Monday, December 31, 2007

Wait a second................

Just as I finished writing my last entry I looked out the window and saw this.......a winter sunset. The saying is certainly true, "If you don't like the weather, wait a minute."
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There has been record snowfall for December in Maine, so I read in the paper this morning. There is no reason to doubt the statistics here in Eastport, where it just snows and snows. Undeterred, I decided to dig my car out to go to the IGA. I needed ingredients for a recipe Sherillee sent me and wanted to make it NOW. It took some time, but I managed to get on the road and to the store. I pretty much looked out the side window to find my way. The wipers just couldn't keep up with the snow on the windshield.

I took my camera so I could capture the storm, snapping randomly from the store parking lot. Then I went down to the breakwater and photographed the harbor. Between the driving snow and my unsteady hand with the zoom lens, I wasn't able to do as well as I would have liked. Still, the pictures have a certain atmosphere that captures the idea. They are grainy because I had to sharpen them to get any detail. The driving snow obliterated much of what I was looking at.

Along with my being in my old house, the winter is repeating itself weather wise as well. The year I moved here there was a big snow storm beginning just as the mover's drove away. It was followed by an ice storm that crippled the northeast for weeks. I am not expecting a repeat of that, but the snow makes me relive my first days in Eastport. I was undaunted then, as now, and remember writing about my winter surroundings in my journal. I think I will look up my entries and make some further comparisons.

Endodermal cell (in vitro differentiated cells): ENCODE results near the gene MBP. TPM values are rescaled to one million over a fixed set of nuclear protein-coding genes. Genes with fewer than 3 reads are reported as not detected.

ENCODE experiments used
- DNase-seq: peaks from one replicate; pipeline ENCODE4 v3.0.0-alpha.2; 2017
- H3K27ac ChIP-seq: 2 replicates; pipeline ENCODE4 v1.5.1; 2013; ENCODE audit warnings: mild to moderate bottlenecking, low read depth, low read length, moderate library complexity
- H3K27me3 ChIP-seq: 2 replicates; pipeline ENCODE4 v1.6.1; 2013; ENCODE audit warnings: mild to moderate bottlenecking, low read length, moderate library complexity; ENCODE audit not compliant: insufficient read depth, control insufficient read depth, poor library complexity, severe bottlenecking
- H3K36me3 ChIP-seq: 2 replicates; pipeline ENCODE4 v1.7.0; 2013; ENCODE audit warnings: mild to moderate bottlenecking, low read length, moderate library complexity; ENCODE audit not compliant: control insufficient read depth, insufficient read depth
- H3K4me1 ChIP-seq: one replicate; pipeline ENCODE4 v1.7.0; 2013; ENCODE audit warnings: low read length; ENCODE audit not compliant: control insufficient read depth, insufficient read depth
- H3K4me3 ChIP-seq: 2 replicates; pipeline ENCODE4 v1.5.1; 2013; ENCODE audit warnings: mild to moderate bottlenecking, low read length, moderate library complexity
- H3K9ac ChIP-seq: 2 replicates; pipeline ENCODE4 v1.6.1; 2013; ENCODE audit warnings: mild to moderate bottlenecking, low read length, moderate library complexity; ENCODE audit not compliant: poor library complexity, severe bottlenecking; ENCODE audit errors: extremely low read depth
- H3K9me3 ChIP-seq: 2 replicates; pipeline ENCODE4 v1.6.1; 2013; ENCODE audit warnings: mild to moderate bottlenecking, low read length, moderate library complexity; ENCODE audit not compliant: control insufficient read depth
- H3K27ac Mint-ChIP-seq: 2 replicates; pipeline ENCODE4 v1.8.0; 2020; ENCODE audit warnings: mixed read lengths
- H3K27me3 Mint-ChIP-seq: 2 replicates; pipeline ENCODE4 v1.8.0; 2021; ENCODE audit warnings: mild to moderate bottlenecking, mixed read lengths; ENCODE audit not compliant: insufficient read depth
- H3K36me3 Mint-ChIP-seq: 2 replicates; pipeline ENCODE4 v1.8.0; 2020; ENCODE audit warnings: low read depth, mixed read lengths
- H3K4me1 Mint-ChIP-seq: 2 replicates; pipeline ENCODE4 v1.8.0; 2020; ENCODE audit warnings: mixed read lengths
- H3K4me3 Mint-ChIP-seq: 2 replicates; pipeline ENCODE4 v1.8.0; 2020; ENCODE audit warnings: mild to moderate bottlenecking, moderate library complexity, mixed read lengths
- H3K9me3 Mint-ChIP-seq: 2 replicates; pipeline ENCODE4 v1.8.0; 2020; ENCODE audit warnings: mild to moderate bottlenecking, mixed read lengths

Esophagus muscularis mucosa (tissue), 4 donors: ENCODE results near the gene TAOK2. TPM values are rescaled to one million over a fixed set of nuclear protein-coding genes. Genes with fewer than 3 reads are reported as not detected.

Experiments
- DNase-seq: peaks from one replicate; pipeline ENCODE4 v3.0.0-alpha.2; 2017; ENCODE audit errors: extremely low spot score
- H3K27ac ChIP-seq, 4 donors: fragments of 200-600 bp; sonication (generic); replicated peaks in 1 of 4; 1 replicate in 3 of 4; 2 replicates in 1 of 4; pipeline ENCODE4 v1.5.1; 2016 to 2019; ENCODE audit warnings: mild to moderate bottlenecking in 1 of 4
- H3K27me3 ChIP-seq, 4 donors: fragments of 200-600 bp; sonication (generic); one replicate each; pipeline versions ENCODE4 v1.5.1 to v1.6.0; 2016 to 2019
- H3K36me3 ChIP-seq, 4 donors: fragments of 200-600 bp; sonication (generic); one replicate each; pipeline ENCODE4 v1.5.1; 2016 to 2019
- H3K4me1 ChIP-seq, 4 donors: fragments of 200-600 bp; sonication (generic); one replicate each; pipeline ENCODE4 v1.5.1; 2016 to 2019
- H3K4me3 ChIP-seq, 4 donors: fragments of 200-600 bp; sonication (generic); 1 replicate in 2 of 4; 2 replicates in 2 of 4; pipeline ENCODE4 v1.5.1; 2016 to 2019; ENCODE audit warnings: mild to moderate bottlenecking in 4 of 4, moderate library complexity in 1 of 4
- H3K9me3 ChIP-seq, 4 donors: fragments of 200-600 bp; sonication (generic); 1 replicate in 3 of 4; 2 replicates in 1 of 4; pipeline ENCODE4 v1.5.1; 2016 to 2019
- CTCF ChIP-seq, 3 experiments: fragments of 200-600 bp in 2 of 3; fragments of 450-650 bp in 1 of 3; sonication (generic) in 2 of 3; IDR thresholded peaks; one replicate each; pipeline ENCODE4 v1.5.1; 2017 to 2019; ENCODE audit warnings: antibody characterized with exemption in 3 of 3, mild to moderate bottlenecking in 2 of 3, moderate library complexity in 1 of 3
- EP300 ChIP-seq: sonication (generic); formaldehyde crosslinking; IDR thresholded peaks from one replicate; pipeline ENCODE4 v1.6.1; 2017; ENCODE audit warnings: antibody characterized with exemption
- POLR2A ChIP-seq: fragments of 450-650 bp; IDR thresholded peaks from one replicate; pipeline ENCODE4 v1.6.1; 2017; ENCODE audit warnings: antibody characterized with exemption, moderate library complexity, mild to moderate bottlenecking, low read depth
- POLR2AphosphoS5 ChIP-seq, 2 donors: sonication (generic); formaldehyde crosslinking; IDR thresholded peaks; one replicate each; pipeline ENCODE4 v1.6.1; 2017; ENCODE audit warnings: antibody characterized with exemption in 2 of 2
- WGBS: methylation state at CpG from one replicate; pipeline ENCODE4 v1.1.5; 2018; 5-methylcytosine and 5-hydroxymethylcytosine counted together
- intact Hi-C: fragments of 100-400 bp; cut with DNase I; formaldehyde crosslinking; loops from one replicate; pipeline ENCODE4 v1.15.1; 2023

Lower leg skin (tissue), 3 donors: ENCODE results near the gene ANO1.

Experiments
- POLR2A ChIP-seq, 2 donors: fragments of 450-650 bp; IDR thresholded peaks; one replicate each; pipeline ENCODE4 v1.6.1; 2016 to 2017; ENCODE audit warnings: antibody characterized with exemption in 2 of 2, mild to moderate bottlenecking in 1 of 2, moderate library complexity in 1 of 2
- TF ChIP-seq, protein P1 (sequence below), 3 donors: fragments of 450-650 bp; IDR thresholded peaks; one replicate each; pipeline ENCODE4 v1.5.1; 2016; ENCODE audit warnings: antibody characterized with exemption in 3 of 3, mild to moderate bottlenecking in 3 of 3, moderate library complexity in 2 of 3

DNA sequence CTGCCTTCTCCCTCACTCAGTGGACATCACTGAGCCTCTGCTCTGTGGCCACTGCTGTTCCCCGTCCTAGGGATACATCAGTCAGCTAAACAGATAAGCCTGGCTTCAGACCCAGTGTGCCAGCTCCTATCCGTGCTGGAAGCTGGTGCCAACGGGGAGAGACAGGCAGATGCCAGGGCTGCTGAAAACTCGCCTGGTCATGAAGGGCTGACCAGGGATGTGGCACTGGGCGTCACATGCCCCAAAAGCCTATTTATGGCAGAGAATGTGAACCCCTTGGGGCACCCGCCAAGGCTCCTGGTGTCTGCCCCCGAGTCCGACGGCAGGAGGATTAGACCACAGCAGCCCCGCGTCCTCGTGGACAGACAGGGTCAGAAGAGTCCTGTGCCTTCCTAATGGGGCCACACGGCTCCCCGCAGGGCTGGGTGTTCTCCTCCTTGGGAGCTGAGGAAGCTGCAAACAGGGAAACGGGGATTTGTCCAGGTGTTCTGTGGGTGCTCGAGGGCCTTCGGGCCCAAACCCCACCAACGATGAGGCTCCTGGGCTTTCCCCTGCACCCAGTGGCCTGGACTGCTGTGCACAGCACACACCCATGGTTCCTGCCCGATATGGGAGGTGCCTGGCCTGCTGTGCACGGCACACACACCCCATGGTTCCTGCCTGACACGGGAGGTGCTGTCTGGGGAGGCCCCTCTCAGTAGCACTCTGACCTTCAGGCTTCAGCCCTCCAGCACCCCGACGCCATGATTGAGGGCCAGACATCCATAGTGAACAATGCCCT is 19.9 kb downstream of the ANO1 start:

It is New Year's Eve. I imagine a lot of the festivities will be canceled, which is too bad for the organizers. For myself, I am just as happy to ignore the fact that another calendar year is over. So the earth has rotated around the sun again, and come back where it was 365 days ago. It doesn't stop and look back, it just keeps on twirling and circling. It's all any of us can do.

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Friday, December 28, 2007

Christmas Day

Despite all the tumult of the last several weeks with moving and illness, Thom and David managed to make Christmas as lovely as always. I had a very small part in the preparation of the wondeful meal featuring crown roast of pork (I made the green feet). With it there was stuffing, asparagus with lemon butter, tomato pudding, creamed onions, then rum cake and home-made ice cream. They had put up a perfectly shaped real Christmas tree and decorated it with silver ornaments and white lights. It was beautiful and elegant.

During the afternoon I went over to open gifts with them, and was struck speechless by their generosity toward me. My gifts to them certainly paled, but I tried to avoid comparisons and the ensuing guilt I could have felt. It would have diminished their gifts to me for all of us. As it was, I allowed myself the luxury of pure gratitude and appreciation for what I was given, and for the friends who gave it.

On Christmas Eve, we had dinner at Sydney and Richard's, along with other friends of theirs. Our traditional Mexican meal was delicious as always and Sydney's party favors amused us all. They were the kind of toy cars that go on their own once you spin their wheels a couple of times, and they flew around the table constantly after the meal was over, interrupting conversations and lending a childlike atmoshere of fun and levity.